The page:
I gave up smoking five years ago this December. Caroline and I read Allen Carr's book on how to quit smoking. He encourages the reader to smoke while reading the book, until the final chapter. Caroline had the Dutch version, which is at least 70 pages longer. Being a nicotine addict at the time, I was quite happy to draw on yet another cancer stick, until she caught up.
Five years later, I have given up using the excuse that my gain in weight is due to me stopping smoking. I put it down to happy, married life. Before, I would eat on the run, party all night and have the metabolism of a gang of hyenas. Now, I eat good food, every evening, am more relaxed, less stressed and it is l'habitude to drink wine with every meal.
Then there is the work I do. Since I started using my computer regularly, I tend to sit most of the day. We down mouse each day for a round of chopping, sawing, biking, walking or other odd jobs around the house, but it isn't enough. The Gascon diet centres around duck and other hearty stuff. And I love my food. I also like my wine and armagnac. I never put on weight. Perhaps it's my age. Oh dear.
Caroline brought up the uncomfortable subject of weight, one evening at the dinner table, just as I refilled my glass. It was painful to hear. But holding my stomach in, in front of her and the mirror, is not the solution. It's time to tone up and shape out.
I received a racing bike from our neighbours a while back. Since then, I have added a new derailler gear, new tyres and last Saturday I bought a complete cycling outfit. Helmet and all. I look the part at least.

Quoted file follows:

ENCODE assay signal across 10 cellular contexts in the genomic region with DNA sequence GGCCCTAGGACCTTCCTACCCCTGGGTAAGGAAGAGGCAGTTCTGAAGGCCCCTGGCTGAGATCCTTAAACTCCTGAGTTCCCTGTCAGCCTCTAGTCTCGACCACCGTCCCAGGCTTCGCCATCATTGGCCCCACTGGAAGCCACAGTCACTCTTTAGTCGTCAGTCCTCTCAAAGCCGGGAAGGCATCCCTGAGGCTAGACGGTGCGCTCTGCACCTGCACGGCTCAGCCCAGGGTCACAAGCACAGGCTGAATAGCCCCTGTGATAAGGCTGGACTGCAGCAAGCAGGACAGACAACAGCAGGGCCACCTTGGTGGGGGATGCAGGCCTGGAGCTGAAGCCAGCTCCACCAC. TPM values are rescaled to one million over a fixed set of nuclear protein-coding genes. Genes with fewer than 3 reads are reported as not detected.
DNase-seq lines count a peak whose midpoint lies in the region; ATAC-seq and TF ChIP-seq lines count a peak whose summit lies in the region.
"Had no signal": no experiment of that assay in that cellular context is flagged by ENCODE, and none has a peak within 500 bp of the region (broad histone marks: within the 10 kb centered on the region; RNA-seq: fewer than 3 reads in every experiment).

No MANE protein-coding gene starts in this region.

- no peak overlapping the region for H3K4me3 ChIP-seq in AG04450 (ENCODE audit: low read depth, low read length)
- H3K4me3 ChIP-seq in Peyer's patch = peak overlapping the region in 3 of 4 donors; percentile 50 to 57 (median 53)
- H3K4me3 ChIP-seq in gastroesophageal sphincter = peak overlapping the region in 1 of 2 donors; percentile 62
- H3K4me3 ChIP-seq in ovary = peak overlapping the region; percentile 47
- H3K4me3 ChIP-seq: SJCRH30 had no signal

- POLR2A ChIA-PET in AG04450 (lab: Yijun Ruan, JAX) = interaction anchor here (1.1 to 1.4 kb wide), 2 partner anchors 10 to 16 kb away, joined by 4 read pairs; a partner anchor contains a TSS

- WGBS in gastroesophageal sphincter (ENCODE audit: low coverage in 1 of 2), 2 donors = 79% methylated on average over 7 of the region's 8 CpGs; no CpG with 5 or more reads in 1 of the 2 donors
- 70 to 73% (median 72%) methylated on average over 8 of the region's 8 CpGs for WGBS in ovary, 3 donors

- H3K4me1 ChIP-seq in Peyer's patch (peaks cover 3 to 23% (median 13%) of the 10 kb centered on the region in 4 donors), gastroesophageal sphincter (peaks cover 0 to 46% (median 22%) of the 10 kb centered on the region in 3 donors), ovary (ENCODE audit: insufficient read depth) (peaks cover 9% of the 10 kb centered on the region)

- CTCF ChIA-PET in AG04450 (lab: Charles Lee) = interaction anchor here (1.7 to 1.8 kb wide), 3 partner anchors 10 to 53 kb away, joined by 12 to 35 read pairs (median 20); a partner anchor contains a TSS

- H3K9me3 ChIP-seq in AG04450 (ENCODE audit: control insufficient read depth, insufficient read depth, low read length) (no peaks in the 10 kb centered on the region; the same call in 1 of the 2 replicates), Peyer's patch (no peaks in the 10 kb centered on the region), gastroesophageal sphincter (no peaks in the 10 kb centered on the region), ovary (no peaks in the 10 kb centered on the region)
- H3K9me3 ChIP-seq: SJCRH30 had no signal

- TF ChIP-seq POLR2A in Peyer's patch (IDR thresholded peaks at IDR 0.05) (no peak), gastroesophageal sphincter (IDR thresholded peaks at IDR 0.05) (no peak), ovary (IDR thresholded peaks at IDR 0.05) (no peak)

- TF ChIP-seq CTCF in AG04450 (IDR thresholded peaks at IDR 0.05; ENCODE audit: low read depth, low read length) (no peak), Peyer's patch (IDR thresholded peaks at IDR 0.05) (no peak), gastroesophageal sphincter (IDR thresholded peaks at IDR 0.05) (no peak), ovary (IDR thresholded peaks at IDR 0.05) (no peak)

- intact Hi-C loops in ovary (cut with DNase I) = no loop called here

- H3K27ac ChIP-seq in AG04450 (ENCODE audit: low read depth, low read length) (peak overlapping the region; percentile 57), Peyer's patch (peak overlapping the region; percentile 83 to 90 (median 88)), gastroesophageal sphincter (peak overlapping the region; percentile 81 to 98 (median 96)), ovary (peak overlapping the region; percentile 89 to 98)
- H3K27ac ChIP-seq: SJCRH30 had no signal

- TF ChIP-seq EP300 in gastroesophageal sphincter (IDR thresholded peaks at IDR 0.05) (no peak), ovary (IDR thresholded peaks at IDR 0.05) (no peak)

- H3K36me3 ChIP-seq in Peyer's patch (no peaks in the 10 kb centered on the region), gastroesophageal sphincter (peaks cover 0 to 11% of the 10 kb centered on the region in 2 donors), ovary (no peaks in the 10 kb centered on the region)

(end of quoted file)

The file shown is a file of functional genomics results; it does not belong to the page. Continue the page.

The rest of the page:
Today, the weather was so inviting, I stripped off and zipped myself into the black leotard and bright orange top and climbed aboard my red stallion. Caroline was there to witness this inaugaral voyage, camera at hand. Darn.
Mr Wobbly Wheels sets off
I took it easy at first, but which ever way you cycle here, you always have to climb at least a couple of killer hills along the way. The upside being that some of the route is also downhill! An hour later, I finished with a flourish (having spotted Caroline working in the garden) hot, but happy. The tyres are so much thinner than those on my mountain bike, and can be hairy on fast descents over pot-holed back roads covered in mud. Dodging the odd farmer's dog running out to bite you and avoiding an old Papi who has just had a good (liquid-lined) lunch, pottering along in his rusty, white Peugeot, certainly keeps one sharp.
The aim is to get out at least twice a week, not eat and drink as much and get away from the computer more often. So when the summer comes, I can saunter around at something closer to my old fighting weight.
"Where are the gears on this thing?"